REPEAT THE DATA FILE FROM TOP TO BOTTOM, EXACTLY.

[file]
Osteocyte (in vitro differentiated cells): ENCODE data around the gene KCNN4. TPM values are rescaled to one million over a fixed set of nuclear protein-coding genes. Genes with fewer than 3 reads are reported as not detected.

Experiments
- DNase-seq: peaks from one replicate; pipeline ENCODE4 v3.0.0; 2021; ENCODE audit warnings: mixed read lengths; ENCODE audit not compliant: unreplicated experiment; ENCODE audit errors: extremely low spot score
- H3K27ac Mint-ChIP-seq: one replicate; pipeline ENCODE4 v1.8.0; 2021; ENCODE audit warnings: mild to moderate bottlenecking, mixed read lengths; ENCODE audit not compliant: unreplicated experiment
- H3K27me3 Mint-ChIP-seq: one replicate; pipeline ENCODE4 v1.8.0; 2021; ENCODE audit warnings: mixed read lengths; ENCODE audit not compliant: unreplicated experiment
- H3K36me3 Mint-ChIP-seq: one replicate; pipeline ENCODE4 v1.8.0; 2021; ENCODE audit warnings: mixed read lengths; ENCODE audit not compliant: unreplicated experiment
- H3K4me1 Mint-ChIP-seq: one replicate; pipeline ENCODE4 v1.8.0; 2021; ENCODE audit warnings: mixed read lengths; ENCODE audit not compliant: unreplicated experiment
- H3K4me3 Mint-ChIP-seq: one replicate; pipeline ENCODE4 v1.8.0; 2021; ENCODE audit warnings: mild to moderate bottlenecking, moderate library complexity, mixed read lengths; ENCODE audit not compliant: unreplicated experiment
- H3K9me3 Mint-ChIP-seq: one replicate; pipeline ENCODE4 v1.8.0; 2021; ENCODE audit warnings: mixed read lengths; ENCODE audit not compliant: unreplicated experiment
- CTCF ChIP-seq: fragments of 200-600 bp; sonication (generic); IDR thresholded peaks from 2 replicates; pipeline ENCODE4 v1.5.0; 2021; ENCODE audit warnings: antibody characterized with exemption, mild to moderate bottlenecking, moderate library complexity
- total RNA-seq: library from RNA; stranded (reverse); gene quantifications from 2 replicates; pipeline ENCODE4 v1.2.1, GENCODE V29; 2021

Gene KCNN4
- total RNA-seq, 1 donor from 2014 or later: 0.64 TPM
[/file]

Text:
Osteocyte (in vitro differentiated cells): ENCODE data around the gene KCNN4. TPM values are rescaled to one million over a fixed set of nuclear protein-coding genes. Genes with fewer than 3 reads are reported as not detected.

Experiments
- DNase-seq: peaks from one replicate; pipeline ENCODE4 v3.0.0; 2021; ENCODE audit warnings: mixed read lengths; ENCODE audit not compliant: unreplicated experiment; ENCODE audit errors: extremely low spot score
- H3K27ac Mint-ChIP-seq: one replicate; pipeline ENCODE4 v1.8.0; 2021; ENCODE audit warnings: mild to moderate bottlenecking, mixed read lengths; ENCODE audit not compliant: unreplicated experiment
- H3K27me3 Mint-ChIP-seq: one replicate; pipeline ENCODE4 v1.8.0; 2021; ENCODE audit warnings: mixed read lengths; ENCODE audit not compliant: unreplicated experiment
- H3K36me3 Mint-ChIP-seq: one replicate; pipeline ENCODE4 v1.8.0; 2021; ENCODE audit warnings: mixed read lengths; ENCODE audit not compliant: unreplicated experiment
- H3K4me1 Mint-ChIP-seq: one replicate; pipeline ENCODE4 v1.8.0; 2021; ENCODE audit warnings: mixed read lengths; ENCODE audit not compliant: unreplicated experiment
- H3K4me3 Mint-ChIP-seq: one replicate; pipeline ENCODE4 v1.8.0; 2021; ENCODE audit warnings: mild to moderate bottlenecking, moderate library complexity, mixed read lengths; ENCODE audit not compliant: unreplicated experiment
- H3K9me3 Mint-ChIP-seq: one replicate; pipeline ENCODE4 v1.8.0; 2021; ENCODE audit warnings: mixed read lengths; ENCODE audit not compliant: unreplicated experiment
- CTCF ChIP-seq: fragments of 200-600 bp; sonication (generic); IDR thresholded peaks from 2 replicates; pipeline ENCODE4 v1.5.0; 2021; ENCODE audit warnings: antibody characterized with exemption, mild to moderate bottlenecking, moderate library complexity
- total RNA-seq: library from RNA; stranded (reverse); gene quantifications from 2 replicates; pipeline ENCODE4 v1.2.1, GENCODE V29; 2021

Gene KCNN4
- total RNA-seq, 1 donor from 2014 or later: 0.64 TPM